I think almost all South East Asian countries have their own version of tamarind-based soup, slightly spicy with loads of soft vegetables. Malaysians with their laksa soup, Filipinos with sinigang, Thais with tom yam. Sourish tamarind deserves much more credits than it already has. It is one of the ingredients that made our cuisine as exotic as it now is.

Our tamarind soup uses sliced tamarind (asam potong) and salam leaves with vegetables that can nicely soak up all the beautiful flavors from tamarind, bay leaves, lemongrass, palm sugar (gula merah) and chilies. It is also very easy to prepare. Grind up some paste, boil the water, add the paste and cook the soup over simmering heat. Drop all the vegetables in the pot and be done with it. Serve with steamed rice and sambal belacan for that extra kick. Sometimes we love the crunchy anchovies deep-fried to perfection. Delish.

Fresh spices to be used whole – tomatoes, slices of tamarind, galangal, lemongrass and salam leaves.

Spices to be ground – garlic, ginger, shrimp paste, chilies, shallots and candlenuts. Leave the palm sugar out, that is for the soup.

These beautiful gnenom fruits are always included in the tamarind soup.

Again, I left out the turmeric. Never too late. I ground everything using a coffee grinder attachment of my blender.

The color was moving towards orangish once the turmeric was added. Beautiful paste.

Vegetables used are young corn, snake beans.

Chayote (or pear squash, labu jipang), cut into bite sizes.

Cabbage, cut into manageable squares.

Boil water in a large stock pot and drop gnemon fruits (melinjo) into the boiling water. They take the longest to cook, naturally the first one to go in.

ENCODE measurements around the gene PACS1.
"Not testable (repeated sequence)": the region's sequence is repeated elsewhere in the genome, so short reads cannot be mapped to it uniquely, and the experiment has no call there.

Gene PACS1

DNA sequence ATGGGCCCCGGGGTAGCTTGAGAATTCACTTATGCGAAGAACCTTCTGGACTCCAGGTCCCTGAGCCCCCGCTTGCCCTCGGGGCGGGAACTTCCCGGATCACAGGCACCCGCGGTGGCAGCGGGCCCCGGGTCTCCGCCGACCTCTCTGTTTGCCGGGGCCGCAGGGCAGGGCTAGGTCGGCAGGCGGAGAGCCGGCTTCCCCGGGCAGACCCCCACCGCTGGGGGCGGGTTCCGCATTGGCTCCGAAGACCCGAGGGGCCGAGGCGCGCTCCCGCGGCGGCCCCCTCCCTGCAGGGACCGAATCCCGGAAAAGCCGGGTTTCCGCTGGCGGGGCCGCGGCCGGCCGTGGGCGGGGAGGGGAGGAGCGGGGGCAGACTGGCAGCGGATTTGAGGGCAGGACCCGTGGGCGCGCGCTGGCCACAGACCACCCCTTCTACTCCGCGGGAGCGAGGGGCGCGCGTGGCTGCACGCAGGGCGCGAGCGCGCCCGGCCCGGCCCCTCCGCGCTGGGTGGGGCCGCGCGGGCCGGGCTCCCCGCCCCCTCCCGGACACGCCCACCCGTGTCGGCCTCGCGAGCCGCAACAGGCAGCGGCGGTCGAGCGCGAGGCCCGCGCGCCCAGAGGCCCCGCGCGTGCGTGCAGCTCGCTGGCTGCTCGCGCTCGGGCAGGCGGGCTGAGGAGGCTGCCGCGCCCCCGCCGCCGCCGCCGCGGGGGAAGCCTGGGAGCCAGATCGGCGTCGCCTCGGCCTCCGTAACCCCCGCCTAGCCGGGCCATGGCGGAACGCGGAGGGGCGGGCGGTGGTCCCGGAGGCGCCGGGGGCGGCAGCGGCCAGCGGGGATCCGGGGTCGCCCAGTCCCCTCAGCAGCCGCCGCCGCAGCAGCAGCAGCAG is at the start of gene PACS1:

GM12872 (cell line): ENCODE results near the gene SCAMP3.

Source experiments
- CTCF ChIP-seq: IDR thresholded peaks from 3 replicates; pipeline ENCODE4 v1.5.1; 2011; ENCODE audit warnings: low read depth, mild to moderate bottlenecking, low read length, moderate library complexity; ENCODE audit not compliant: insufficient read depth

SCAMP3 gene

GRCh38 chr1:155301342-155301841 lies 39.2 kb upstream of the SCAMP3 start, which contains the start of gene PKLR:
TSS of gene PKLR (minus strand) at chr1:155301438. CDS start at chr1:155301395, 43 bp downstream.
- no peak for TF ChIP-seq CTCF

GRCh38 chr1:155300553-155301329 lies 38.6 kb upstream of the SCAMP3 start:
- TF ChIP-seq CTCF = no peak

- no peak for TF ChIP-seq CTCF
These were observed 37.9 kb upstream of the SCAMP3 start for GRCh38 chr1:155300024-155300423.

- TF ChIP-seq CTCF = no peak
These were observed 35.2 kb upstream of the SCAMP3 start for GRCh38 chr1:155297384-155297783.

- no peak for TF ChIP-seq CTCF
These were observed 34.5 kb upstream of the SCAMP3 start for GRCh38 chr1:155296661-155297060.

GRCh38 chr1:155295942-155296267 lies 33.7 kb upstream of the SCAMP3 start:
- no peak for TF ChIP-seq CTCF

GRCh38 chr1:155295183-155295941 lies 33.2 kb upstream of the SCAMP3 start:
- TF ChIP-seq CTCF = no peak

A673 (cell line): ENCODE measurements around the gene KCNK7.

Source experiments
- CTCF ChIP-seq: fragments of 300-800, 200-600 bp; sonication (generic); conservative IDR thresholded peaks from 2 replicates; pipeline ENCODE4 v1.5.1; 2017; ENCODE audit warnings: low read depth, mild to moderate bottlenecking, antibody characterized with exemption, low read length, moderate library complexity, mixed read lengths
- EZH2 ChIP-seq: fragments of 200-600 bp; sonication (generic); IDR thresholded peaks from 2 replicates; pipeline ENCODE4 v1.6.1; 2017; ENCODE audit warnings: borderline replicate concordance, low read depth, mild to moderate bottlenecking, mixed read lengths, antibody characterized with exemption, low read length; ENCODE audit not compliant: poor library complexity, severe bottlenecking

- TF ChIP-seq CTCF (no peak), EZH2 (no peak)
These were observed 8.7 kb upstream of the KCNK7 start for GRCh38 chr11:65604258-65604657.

Add spice paste into the pot.

Fresh salam leaves.

Lightly bruised lemongrass stalks.

Heavily bruised galangal

Quartered tomatoes

Lastly, the rest of the vegetables.


Palm sugar or gula melaka is the last to go in.

Together with the tamarind slices (asam potong).

Let simmer until all vegetables are cooked. If you like them to be slightly crunchy, remove when they are just cooked. I personally love mine to be boiled till mushy. They are utterly delicious when the vegetables absorbs all the essence of spices used. The flavors develop even better the next day. Serve warm with steamed rice, some sambal belacan and fried salted fish.


Vegetable Tamarind Soup, Sayur Asam

Makes 6-8 servings


10 (40 g) red chilies
5 (20 g) shallots
3 (15 g) garlic
5 (15 g) candlenuts
1 fresh ginger
1/2 tbsp (8 g) shrimp paste, or belacan
2 cm turmeric, or 1/2 tsp turmeric powder
8 salam leaves
2 stalks lemongrass
25 g galangal
1 tomato, quartered
60 g palm sugar, or gula merah / gula melaka
20 g tamarind slices, or asam potong
500 g cabbage, cut into squares
100 g snake beans, cut into 5cm length
500 g chayote, cut into squares
100 g young corn
150 g gnenom fruit, or melinjo
1500 cc water


Grind chilies, shallots, garlic, candlenuts, ginger, shrimp paste and turmeric into fine paste.
Boil water in a big stock pot. Add all ingredients into the pot.
Let simmer for 30-45 minutes over low heat.
Serve warmed with steamed rice with sambal belacan.

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17 Responses to “Vegetable Tamarind Soup, Sayur Asam”

  1. 1

    Lia Chen — April 29, 2011 @ 10:22 pm

    Love sayur asam with fried fish / chicken with sambal terasi in our dining table. This soup is very refreshing and yum!

  2. 2

    Lisa H. — April 29, 2011 @ 10:51 pm